The interactive website about the life and work of  Dolly Garza is a great way to show the integration of traditional cultural values and modern science in the study of the ocean.  It is important to present career choices to student. This interactive goes further by illustrating the successful career choices a Native Alaskan women made.

 Living from the Land and Sea  really shows the dependence of subsistence on seasonal changes and other natural phenomenon such as moon phases.  Today most urban people notice those things, but they are not an integral part of their daily live and certainly not part of their survival. 

I love the demonstration with the  water balloon demonstrating heat capacity.  I learned the term and all equations for heat capacity as an engineering student in college. I would have gotten the concept a lot better (and sooner) had my professor used the water balloon! BTW, great example of how young students can comprehend difficult concepts if they are presented in the right way.

Understanding seasons is a complicated concept, even for adults.  The video explaining seasons provides an understandable explanation. For those kinesthetic learners, I like to do a demonstration where one student is the earth (they hold an inflatable globe), one is the moon, and one is the sun (they hold a flash or other light source).  You can demonstrate how different parts of the earth get varying amounts of solar radiation during a year.

 Another good demonstration or lab to show how the amount of sunlight affects temperature starts by putting dirt in two pans.  Put a light source shining directly on one pan and at an angle on the other.  Have students predict whether or not the temperature of both pans will be the same over time.  It is amazing how much difference even a small angle of incidence can make!  Have the students follow up by placing a piece of graph paper under each light.  You can see the difference in the area covered by the light.  This is a great inquiry activity! 

The diving sperm whale activity is a unique the dramatic change in temperatures in the ocean. It can be a cross-curricular activity for math and graphing skills while explaining oceanic thermoclines.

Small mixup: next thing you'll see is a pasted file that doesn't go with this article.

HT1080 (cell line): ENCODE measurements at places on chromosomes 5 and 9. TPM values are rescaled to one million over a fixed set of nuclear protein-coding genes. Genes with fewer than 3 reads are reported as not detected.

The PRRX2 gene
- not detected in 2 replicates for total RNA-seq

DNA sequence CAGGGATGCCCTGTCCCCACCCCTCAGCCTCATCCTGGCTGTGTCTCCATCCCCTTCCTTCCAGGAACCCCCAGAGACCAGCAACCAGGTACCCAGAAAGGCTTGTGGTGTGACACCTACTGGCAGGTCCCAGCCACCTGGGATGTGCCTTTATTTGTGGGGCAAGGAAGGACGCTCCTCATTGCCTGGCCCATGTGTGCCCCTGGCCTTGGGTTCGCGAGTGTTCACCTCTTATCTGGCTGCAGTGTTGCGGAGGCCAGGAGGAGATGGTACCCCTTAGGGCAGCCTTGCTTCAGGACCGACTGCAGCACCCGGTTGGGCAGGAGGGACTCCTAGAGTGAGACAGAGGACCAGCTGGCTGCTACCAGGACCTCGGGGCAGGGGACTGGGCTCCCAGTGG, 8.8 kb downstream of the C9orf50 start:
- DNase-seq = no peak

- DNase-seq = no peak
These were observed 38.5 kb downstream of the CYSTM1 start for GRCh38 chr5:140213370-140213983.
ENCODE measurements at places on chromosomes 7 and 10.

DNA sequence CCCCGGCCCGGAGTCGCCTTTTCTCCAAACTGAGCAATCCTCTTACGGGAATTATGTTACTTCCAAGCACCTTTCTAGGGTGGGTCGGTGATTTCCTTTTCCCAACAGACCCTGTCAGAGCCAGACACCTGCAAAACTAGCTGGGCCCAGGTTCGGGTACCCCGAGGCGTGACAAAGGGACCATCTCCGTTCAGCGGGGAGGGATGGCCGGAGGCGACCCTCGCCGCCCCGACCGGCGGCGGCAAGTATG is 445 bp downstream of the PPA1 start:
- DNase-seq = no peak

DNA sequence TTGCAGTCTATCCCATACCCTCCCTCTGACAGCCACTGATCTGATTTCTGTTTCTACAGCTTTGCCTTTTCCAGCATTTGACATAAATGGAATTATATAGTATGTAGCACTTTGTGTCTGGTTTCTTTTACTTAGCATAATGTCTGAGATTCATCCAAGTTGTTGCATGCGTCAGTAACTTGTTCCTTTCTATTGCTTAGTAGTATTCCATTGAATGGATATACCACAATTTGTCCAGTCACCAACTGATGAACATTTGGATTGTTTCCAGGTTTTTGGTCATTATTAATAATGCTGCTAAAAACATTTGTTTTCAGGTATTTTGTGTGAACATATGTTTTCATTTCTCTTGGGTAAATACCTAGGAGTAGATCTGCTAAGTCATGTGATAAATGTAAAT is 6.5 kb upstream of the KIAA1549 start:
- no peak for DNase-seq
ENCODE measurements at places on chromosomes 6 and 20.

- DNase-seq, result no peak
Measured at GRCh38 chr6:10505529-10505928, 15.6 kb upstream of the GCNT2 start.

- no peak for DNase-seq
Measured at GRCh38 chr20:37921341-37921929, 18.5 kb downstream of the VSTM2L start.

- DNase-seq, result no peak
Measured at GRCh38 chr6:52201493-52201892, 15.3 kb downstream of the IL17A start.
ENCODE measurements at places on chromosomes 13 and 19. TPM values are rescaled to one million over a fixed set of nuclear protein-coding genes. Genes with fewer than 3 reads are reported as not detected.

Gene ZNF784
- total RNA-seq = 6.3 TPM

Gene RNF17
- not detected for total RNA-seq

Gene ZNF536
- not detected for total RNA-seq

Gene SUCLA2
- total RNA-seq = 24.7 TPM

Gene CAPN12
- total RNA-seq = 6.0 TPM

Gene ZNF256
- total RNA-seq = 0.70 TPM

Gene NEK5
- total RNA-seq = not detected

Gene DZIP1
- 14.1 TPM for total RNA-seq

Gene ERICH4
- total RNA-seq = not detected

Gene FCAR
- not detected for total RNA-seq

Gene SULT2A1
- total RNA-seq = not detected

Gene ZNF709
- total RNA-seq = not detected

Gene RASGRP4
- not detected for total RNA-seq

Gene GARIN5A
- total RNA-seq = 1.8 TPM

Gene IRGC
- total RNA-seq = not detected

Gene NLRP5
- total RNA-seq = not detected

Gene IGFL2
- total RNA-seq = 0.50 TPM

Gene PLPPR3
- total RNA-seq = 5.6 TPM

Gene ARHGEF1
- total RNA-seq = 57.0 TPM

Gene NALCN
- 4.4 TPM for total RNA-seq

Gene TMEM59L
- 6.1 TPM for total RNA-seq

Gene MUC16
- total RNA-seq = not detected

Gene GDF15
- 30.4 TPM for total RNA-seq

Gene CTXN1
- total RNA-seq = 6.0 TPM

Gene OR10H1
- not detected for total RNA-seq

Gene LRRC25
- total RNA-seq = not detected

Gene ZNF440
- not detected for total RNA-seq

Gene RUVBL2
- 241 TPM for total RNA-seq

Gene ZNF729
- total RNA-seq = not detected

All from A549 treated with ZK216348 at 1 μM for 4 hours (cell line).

The whale activity would be neat to use following the grape juice or Kool-Aid ice cube activity.  Make ice cubes out of grape juice or red Kool-Aid.  Place them in a clear container (an aquarium if available) and watch what happens.  You can really see the currents, and then extrapolate this idea to oceans. Another demonstration is to put two pieces of tubing between 2L soda bottles.  Put red colored hot water in one side and blue colored cold water in the other.  Watch the currents flow through the tubes! Here’s a video with catchy music to use as an alternative: Water Density Demonstration.

There are always those students who “don’t like science.”  It is a challenge to find things to pique their interest in science.  I found some of this weeks’ activities to be a great way to meet that challenge.

A nice hook for climatology is Print your Climatoscope . A totally unexpected way to lure them in! The ideas of ocean currents and climatic variations can be introduced along side this activity.

For the artists, the false color mapping is a cool way to interest them.  You can talk about how and why the colors are used, which can lead to all kinds of discussions about data presentation. Students can use the data and come up with their own way to present it.  Discussions about  how data can be presented in different ways to study different concepts is a valuable higher level cognitive activity for high school or college level students.   These types of activities are a way to get students to look at and begin to interpret the data from a seemingly non-science point of view.  (I’m one of those tricky teachers lol!)

3 Colleagues
 This week I enjoyed reading and commenting on these colleagues:

Alison Larson I, too, was disillusioned with the Coriolis effect…. when I was in Australia many years ago, I experimented with flushing a lot of toilets only to find it didn’t workL.  What does work to show the kids, though, is to take a dry erase (not red or permanent!) marker and as you are spinning the globe, move the marker from the equator to the poles.  Makes nice clockwise/counterclockwise lines on the earth that really shows how the wind and water patterns work!
I love that you are using Google Earth in your classroom.  As this course goes on, I am discovering many ways to use different aspects of it in my teaching.  There is a tremendous variety of things you can do with it, even for space they have Google Mars and Google Moon (what will they think of next)!
P.S. I love the Kenai, too!

I really like your idea about creating a circular montage with changing seasons and activities.  What a great way to decorate a classroom…maybe even decorate a new wall for each season throughout the year.   Having an elder share with the students somehow is really neat, too.  They are a resource that is often overlooked and fits in so well with the theme of this class.  Since you farm, you can really relate the cycles of the seasons and plant growth to the students – how neat!